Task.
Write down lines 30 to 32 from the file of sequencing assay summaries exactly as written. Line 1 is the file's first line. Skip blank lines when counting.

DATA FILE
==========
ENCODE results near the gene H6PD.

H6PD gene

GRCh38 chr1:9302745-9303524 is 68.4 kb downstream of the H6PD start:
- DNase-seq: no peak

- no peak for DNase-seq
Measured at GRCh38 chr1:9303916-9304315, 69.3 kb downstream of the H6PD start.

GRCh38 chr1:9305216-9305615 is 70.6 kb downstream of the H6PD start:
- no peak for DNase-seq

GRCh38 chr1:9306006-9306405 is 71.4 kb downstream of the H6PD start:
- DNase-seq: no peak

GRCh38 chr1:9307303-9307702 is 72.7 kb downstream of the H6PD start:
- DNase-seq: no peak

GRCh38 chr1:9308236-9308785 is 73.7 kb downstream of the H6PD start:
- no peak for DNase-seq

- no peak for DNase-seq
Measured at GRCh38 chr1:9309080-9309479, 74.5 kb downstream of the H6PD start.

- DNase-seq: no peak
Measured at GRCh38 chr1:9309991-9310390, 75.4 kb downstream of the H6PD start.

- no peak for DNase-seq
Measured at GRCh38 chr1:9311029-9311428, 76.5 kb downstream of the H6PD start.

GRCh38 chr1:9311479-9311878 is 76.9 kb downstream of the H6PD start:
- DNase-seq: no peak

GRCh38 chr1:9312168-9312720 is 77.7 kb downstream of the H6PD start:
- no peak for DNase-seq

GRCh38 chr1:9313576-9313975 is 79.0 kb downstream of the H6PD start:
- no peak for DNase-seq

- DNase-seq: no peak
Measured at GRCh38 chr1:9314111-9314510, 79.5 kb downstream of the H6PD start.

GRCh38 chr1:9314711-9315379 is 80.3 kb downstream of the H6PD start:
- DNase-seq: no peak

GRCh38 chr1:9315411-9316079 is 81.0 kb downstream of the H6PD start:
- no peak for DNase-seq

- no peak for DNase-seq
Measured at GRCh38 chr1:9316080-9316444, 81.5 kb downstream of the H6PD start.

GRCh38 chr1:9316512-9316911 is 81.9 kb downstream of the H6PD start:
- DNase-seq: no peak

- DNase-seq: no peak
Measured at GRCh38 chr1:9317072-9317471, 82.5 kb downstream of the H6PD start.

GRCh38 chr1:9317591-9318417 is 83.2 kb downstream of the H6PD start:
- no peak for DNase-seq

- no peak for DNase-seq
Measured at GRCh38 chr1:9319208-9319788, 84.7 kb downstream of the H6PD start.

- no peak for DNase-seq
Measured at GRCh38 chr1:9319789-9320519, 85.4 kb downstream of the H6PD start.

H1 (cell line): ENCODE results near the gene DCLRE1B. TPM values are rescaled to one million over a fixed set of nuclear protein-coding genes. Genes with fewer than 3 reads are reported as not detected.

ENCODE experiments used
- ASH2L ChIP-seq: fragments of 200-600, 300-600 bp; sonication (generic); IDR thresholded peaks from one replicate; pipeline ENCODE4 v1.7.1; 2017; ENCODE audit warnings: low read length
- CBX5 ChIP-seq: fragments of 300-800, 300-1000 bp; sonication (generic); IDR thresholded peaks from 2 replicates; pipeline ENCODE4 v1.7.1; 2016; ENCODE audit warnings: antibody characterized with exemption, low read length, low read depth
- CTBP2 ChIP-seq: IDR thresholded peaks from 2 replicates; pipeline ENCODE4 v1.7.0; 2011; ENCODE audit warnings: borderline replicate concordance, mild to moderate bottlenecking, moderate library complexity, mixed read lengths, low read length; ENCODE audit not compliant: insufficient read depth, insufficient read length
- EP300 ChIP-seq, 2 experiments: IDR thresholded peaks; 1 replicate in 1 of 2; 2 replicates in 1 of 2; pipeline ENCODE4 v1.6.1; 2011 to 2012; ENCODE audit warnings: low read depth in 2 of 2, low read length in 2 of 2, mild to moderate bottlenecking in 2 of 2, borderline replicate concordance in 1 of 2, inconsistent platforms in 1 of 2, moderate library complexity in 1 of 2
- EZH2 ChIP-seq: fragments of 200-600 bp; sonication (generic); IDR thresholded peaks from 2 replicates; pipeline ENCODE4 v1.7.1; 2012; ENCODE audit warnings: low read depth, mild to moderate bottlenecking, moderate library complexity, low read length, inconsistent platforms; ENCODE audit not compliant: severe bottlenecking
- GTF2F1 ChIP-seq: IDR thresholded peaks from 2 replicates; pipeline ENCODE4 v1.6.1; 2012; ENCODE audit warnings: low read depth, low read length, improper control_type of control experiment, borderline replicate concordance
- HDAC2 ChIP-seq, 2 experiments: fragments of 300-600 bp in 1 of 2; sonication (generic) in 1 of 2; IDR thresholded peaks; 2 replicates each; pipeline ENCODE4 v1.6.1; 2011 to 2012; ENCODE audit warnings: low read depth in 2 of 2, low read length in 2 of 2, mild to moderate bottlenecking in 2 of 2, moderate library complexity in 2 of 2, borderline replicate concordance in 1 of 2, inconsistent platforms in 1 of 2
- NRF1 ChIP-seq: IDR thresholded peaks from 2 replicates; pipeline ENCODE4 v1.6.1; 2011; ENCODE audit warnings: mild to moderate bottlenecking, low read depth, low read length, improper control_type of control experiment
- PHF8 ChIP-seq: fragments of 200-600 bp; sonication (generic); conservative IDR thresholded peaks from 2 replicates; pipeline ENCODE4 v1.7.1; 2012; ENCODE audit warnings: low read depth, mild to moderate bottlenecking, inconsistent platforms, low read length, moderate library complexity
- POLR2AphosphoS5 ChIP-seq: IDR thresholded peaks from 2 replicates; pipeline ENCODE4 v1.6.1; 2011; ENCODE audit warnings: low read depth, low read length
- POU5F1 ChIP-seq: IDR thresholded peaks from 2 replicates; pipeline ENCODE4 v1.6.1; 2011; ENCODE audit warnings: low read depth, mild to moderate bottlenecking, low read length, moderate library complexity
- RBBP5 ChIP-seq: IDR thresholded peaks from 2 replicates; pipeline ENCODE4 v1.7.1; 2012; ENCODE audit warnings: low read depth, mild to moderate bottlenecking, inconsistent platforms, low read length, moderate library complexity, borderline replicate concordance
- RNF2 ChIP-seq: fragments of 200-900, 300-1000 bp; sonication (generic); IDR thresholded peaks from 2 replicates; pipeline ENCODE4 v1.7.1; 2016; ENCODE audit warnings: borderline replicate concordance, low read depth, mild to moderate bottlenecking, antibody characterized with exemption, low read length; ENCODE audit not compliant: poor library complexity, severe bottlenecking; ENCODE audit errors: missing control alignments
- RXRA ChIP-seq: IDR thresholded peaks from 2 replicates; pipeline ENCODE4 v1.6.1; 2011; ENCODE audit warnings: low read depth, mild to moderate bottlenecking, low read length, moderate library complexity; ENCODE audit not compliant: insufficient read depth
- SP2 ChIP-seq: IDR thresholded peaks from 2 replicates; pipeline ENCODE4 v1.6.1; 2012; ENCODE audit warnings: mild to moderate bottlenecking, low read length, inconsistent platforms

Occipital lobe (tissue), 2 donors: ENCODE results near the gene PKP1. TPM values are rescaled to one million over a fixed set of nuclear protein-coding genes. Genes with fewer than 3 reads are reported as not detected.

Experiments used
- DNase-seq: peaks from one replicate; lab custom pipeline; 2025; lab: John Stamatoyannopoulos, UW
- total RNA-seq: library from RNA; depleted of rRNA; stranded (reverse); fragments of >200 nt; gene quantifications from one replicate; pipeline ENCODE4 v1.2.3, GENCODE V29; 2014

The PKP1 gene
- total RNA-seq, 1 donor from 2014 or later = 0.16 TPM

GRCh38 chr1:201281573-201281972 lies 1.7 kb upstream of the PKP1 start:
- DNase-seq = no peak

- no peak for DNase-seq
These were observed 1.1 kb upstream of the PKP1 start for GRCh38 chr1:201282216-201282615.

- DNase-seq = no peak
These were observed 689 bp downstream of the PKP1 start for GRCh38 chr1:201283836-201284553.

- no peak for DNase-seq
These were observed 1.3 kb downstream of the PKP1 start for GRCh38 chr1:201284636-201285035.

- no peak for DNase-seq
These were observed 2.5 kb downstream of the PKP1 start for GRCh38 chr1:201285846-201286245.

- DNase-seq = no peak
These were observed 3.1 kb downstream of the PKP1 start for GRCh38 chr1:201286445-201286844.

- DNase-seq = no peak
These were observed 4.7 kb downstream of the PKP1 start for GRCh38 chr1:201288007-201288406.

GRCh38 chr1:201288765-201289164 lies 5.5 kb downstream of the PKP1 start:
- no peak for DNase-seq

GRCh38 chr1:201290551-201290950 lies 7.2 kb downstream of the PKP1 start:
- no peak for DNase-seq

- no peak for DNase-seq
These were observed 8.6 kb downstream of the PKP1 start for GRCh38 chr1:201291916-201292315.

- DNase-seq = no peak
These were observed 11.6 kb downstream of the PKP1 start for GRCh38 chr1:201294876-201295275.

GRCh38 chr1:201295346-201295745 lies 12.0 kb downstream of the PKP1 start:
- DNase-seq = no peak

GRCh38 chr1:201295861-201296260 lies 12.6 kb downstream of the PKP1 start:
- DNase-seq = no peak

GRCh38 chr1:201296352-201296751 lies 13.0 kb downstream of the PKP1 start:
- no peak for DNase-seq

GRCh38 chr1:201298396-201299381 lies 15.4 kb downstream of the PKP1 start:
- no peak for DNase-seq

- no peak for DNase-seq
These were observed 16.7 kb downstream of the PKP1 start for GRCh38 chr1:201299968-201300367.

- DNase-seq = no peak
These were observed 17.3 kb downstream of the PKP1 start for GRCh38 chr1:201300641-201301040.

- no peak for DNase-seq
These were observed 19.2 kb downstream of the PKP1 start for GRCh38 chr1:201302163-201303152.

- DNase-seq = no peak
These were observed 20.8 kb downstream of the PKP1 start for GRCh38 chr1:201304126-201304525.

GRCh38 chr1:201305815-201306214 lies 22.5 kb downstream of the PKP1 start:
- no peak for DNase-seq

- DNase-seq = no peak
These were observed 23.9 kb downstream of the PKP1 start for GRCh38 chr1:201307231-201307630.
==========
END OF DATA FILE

- DNase-seq: no peak

GRCh38 chr1:9315411-9316079 is 81.0 kb downstream of the H6PD start:
- no peak for DNase-seq